|Back||1 2 3 4||Next|
Yet there must be a little difference between us somewhere, or why does Abijah Flagg write Latin letters to Emma Jane, instead of to me? There is one example on the other side of the argument,--Abijah Flagg. He stands out from all the rest of the boys like the Rock of Gibraltar in the geography pictures. Is it because he never went to school until he was sixteen? He almost died of longing to go, and the longing seemed to teach him more than going. He knew his letters, and could read simple things, but it was I who taught him what books really meant when I was eleven and he thirteen. We studied while he was husking corn or cutting potatoes for seed, or shelling beans in the Squire's barn. His beloved Emma Jane didn't teach him; her father wold not have let her be friends with a chore-boy! It was I who found him after milking-time, summer nights, suffering, yes dying, of Least Common Multiple and Greatest Common Divisor; I who struck the shackles from the slave and told him to skip it all and go on to something easier, like Fractions, Percentage, and Compound Interest, as I did myself. Oh! How he used to smell of the cows when I was correcting his sums on warm evenings, but I don't regret it, for he is now the joy of Limerick and the pride of Riverboro, and I suppose has forgotten the proper side on which to approach a cow if you wish to milk her. This now unserviceable knowledge is neatly inclosed in the outgrown shell he threw off two or three years ago. His gratitude to me knows no bounds, but--he writes Latin letters to Emma Jane! But as Mr. Perkins said about drowning the kittens (I now quote from myself at thirteen), "It is the way of the world and how things have to be!"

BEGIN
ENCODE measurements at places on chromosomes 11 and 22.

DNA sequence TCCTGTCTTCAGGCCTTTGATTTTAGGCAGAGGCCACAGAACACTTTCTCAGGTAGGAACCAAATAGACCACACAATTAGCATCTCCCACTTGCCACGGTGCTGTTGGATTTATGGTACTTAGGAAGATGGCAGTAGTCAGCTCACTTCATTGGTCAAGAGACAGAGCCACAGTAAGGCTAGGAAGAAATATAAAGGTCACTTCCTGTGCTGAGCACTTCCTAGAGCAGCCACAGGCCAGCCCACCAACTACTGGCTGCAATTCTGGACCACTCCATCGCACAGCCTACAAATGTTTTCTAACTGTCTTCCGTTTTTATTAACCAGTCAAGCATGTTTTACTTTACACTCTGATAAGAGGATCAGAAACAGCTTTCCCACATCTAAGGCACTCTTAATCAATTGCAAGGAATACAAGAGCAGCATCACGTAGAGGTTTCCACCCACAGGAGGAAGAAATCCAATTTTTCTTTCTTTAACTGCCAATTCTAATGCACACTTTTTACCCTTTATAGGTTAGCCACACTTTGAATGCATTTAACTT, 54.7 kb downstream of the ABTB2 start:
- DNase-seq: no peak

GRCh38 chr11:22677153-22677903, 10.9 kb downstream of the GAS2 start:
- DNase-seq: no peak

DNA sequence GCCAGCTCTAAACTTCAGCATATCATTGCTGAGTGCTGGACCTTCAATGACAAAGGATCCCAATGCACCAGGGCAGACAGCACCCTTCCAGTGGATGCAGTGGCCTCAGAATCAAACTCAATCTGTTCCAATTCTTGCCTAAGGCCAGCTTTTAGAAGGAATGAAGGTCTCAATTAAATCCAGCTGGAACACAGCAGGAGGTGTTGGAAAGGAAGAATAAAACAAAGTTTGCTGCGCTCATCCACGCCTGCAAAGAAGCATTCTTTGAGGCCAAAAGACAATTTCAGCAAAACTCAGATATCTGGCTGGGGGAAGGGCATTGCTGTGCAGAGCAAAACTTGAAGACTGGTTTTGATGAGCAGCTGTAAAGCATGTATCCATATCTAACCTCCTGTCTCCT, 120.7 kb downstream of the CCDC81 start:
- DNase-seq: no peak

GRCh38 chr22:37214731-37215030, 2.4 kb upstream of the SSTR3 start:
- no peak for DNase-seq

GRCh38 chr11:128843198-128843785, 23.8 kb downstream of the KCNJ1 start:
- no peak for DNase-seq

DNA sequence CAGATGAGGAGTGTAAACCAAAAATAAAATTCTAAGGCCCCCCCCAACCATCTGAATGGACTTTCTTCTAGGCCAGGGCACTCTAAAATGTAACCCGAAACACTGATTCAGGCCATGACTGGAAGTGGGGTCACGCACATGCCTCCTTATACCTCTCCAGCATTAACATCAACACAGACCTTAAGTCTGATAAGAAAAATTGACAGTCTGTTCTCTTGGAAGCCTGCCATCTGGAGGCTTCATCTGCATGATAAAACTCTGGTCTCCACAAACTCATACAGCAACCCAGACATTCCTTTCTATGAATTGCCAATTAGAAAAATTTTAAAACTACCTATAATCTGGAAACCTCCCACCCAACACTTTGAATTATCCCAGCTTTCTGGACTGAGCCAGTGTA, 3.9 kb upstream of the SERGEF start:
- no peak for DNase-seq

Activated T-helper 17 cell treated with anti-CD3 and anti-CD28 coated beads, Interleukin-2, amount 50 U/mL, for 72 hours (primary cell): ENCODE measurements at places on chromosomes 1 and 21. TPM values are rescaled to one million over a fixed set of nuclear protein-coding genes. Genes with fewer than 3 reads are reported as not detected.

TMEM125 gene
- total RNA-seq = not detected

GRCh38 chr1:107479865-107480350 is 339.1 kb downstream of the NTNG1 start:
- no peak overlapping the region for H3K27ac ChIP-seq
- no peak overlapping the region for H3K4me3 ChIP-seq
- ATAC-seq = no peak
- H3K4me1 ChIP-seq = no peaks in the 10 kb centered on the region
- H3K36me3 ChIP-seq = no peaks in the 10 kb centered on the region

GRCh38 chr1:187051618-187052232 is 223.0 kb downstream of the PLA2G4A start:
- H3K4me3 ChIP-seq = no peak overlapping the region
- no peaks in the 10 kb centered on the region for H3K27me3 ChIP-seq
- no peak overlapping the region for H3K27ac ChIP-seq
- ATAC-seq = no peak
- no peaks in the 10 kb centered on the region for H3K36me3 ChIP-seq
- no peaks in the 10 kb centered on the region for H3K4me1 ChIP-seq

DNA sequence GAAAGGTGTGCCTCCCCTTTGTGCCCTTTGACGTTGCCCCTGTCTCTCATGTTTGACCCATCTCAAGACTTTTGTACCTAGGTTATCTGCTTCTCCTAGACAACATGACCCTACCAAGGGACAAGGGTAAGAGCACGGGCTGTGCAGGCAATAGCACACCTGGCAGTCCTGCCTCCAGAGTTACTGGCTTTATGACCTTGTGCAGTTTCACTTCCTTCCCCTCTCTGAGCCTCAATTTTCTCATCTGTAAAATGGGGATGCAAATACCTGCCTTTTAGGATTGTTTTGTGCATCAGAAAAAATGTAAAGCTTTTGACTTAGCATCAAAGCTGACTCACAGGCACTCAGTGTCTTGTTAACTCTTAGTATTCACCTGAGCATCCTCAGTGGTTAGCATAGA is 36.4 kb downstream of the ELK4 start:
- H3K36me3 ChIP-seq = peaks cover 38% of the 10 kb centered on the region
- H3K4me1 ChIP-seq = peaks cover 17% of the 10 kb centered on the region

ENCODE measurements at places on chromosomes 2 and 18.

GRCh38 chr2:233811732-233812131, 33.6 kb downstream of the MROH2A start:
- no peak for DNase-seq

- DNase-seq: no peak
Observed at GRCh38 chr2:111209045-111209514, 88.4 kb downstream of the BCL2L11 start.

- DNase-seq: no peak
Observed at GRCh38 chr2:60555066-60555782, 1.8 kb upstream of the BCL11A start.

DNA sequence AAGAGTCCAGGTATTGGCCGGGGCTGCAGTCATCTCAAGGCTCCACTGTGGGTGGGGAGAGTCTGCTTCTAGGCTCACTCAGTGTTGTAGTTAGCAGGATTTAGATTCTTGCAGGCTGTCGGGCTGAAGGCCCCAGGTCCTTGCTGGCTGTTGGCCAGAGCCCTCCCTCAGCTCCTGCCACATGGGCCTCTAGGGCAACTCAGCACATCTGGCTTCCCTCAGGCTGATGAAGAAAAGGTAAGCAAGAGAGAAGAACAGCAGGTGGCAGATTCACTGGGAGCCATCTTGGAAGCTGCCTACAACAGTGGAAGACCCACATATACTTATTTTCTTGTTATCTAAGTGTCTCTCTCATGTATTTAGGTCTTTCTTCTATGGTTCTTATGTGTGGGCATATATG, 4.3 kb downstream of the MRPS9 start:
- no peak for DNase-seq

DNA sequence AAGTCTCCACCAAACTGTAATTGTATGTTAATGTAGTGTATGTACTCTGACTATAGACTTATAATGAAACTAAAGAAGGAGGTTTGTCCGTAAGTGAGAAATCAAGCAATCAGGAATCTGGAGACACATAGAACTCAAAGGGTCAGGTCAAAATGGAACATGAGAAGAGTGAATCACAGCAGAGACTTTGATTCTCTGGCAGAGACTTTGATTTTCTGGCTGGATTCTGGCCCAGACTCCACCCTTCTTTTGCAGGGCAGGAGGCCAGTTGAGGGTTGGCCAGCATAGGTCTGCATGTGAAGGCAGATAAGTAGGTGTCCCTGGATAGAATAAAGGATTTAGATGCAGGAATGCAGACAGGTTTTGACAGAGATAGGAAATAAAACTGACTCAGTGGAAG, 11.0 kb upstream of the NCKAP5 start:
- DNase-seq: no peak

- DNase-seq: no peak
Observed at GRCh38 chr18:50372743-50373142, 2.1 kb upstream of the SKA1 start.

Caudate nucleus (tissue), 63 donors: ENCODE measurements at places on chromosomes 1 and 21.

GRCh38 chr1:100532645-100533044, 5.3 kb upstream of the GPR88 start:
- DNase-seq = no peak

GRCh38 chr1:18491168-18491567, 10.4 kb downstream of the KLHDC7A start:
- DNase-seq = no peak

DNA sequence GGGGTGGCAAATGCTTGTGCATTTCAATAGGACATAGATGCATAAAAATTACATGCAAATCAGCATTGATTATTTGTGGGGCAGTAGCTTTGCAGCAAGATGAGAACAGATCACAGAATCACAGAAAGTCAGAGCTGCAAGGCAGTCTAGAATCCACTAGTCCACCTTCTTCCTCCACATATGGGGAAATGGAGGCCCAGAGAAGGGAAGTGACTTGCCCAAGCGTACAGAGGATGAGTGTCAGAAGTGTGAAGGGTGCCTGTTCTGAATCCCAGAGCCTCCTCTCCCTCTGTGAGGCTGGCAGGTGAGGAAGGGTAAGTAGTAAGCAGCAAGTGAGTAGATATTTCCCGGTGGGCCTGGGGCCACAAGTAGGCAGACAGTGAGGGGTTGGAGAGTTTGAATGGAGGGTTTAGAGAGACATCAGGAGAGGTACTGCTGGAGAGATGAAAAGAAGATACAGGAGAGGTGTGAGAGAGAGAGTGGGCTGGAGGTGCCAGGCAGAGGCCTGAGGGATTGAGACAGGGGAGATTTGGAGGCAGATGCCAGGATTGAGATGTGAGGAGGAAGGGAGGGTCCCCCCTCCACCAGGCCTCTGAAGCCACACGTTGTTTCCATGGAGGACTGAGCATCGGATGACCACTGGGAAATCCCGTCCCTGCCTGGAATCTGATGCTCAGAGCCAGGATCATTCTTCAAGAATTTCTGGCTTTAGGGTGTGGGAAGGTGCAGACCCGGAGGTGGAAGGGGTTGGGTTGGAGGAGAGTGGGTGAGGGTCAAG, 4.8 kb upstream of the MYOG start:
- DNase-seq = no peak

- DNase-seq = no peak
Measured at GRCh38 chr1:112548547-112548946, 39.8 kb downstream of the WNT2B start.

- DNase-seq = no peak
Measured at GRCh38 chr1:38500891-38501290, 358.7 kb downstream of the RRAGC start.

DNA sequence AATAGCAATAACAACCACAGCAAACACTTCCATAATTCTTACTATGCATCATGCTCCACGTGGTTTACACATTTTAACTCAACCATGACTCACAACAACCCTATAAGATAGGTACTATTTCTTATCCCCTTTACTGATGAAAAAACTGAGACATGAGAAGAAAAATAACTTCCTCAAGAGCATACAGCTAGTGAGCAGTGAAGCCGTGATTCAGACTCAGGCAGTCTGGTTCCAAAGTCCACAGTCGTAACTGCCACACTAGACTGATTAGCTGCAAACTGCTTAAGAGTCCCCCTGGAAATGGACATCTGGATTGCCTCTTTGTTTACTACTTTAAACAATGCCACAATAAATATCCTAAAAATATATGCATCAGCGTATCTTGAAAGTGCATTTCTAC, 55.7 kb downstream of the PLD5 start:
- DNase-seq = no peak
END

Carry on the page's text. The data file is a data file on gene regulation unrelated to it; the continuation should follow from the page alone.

Well, I have read the Thought Book all through, and when I want to make Mr. Aladdin laugh, I shall show him my composition on the relative values of punishment and reward as builders of character.